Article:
Final steps to bring in more biz in tax season

When a goal matters enough to a person, that person will find a way to accomplish what at first seemed impossible.   - Nido Qubein

11 days left.

And still time to bring in more tax business. I'm keeping this short to get to the good stuff. If you're looking for an additional surge--try this. When I ran the marketing for our regional tax firm, this was always in our "bag of tricks"...and it works like a charm.

It *does* take some work, but it's work which can be hired out for cheap.
Read on...

Quick Method For Bringing In Procrastinators

I hear it all the time from tax professionals: 

"It sure looks like you are used to spending a lot on marketing...I can't do that. My marketing budget is small."

Leaving aside the false assumption in that statement, there is a way to go about bringing more clients in the door on a shoestring budget. We used it yearly as just one of the elements of our "media mix." It's called: Shoe Leather Marketing.

It's simply getting out there and pounding the pavement, wearing that ol' shoe leather down. It's cheap but can be very effective when done properly. You see, say you do this...well, too many people run around town trying to drum up business, but they forget the basic principles that are necessary for any kind of marketing campaign to be successful (in order): 1) Market 2) Message 3) Media.

Identify your target client. It is shocking to me how some clients call me and cannot tell me *exactly* what kind of client they want in their tax firm. But among those who can, it runs the gamut from to the bank product "I-want-my-money-fast" market, to the corporate, or higher-end, more complicated return. Each of these clientss can be reached through shoe leather marketing, it just depends on...

The Right Message. In the beginning of the tax season, the clients that are most eager for tax preparation are going to be the ones who want bank products. So that message revolves around speed. Later in the tax season, however (like NOW), clients tend to have more complicated circumstances and the message should be: peace-of-mind, accuracy, avoiding the IRS, etc. But you must match your message to the market. Once you've established this, what's the best way to get that message to clientss (on a shoestring budget)?

Media: Discount Gift Certificates. Because of time constraints (and possible--budget), you won't be jumping into coupon paks, newspapers, broadcast or direct mail (you'd be missing the boat, if so). So what's the next best thing? Well, we hired temps (or high school kids on spring break) who traveled to every single market area in which we had an office and carry "Free Gift Certificates"--with the purpose of getting them to merchants who would put them out (for free) to as many of "our" kind of clients as possible.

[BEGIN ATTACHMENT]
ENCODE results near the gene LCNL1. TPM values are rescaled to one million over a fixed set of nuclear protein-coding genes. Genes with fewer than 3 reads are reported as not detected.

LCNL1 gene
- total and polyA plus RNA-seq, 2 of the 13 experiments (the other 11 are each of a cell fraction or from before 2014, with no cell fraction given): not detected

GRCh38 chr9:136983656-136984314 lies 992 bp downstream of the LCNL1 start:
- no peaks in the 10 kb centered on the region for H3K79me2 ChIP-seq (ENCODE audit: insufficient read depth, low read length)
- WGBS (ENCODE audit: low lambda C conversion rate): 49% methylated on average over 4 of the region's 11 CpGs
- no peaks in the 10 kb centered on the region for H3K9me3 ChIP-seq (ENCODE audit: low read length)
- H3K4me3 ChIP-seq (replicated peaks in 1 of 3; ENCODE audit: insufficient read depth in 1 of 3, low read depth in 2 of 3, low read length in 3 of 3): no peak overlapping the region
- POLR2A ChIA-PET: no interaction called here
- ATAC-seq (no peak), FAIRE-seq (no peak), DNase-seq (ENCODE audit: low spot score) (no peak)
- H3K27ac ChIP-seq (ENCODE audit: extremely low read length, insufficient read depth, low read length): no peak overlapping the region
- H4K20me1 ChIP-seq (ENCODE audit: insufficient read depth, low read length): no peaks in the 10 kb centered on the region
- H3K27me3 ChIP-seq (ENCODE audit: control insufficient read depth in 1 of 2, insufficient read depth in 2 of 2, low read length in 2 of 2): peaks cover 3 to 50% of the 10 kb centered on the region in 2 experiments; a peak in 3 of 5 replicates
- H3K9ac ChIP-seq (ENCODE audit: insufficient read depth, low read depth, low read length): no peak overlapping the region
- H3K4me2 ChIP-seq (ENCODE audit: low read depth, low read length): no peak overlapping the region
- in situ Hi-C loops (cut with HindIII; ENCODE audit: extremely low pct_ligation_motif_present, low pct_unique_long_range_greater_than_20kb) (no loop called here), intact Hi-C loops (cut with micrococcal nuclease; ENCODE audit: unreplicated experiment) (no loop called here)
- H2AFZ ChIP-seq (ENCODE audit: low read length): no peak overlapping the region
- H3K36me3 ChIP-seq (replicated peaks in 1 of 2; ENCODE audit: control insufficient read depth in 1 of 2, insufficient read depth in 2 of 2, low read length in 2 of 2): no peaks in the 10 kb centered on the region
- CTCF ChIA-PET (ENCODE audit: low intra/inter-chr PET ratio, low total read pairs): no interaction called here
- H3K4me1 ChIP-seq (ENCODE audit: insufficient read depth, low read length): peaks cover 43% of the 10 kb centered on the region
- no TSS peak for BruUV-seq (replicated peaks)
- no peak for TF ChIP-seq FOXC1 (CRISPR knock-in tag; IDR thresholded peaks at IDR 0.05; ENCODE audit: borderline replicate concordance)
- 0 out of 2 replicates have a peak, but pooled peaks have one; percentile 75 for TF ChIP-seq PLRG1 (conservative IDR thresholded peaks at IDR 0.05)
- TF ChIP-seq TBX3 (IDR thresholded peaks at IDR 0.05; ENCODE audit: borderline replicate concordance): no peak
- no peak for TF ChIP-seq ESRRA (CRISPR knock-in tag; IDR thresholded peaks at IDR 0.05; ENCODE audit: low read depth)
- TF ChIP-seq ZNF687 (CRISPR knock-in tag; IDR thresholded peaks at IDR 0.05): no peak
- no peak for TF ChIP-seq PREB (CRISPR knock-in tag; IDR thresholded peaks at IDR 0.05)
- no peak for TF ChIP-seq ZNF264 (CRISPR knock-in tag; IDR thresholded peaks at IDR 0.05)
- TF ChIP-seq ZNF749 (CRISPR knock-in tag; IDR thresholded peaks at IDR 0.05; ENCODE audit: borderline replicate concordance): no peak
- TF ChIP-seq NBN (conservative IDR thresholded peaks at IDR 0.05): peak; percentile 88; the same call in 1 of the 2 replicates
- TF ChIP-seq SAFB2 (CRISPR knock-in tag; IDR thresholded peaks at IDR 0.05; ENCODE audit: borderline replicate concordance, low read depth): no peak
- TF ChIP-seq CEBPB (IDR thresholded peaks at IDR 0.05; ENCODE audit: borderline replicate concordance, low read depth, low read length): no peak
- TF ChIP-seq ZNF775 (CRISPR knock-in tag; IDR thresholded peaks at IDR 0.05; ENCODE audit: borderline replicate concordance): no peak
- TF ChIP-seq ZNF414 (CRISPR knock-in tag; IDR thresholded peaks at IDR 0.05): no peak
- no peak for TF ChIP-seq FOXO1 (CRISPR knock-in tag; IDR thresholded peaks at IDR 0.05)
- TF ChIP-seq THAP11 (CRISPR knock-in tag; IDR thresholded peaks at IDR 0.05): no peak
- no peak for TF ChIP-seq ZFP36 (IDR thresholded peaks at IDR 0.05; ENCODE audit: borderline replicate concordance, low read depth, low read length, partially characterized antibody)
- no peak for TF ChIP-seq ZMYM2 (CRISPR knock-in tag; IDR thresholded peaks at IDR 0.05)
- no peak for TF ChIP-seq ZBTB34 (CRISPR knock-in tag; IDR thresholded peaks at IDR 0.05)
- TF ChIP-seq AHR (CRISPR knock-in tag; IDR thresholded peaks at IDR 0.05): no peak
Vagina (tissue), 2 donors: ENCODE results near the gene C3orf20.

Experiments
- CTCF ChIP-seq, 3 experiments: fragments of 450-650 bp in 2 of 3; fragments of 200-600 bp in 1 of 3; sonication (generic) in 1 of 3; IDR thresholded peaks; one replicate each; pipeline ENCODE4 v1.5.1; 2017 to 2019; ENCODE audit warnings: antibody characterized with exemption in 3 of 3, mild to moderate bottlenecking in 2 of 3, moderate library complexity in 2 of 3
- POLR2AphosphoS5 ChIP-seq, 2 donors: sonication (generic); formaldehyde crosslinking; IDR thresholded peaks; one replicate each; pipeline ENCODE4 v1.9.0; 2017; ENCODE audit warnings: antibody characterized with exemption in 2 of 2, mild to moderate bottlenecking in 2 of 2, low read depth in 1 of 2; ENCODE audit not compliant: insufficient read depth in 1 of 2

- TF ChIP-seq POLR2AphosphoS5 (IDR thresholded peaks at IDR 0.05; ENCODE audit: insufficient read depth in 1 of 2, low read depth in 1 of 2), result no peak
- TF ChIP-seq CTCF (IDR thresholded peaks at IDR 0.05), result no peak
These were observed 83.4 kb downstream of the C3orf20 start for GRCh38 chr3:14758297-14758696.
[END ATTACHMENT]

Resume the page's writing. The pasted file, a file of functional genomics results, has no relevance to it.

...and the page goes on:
These certificates should be small, obnoxiously visible, have a concrete offer (a reason to pick one up) and the right message. This is the first step. The next involves actually getting them to the right places. Some quick tips on this process:

-Identify the kinds of businesses that your clients will come through and go there. You should taregt high-traffic businesses and don't waste too much time in stores where your clients won't go.

-Approach the manager with an offer. I have found that we got a much better response when my first question to a manager or owner of one of these establishments was "Can I offer your employees a special discount to our tax services?" When they say yes, then you can follow-up with: "By the way, could I leave some for your customers as well-- by the register?" When you've already got ONE "yes", it's much easier to get another. You could even have different coupons for the employees and for the customers.

Sometimes the opposite tactic works very well, when you can put the person in a place of obligation by asking them for a big favor. You can say something like "I work for ____ Tax Firm and we're trying to knock down the big boys by offering a much better service...would it be possible for me to leave some gift certificates for your customers by the front?" This often depends on the temperament of the manager.

-Range out widely. Again, you can hire a high school kid to do this whole thing for you, but you need to get as many gift certificates out there as possible. The more you put out there, the more people will see them. Don't just rely on a couple businesses with your gift certificates to create a big response.

-Go back multiple times. Often managers or owners will say "yes" to putting out your stuff, but the next day everything is "mysteriously" gone. So, go back a couple times with more gift certificates. This will emphasize to them that you're hustling, and will also ensure that your message gets to their customers.

By the way: It's never too late to start. Many tax professionals are looking for cheap, effective ways to get a "bounce" in their numbers in early April, to finish strong. This can be a great method.

Let me know if you have any questions, and I'll be happy to provide feedback.

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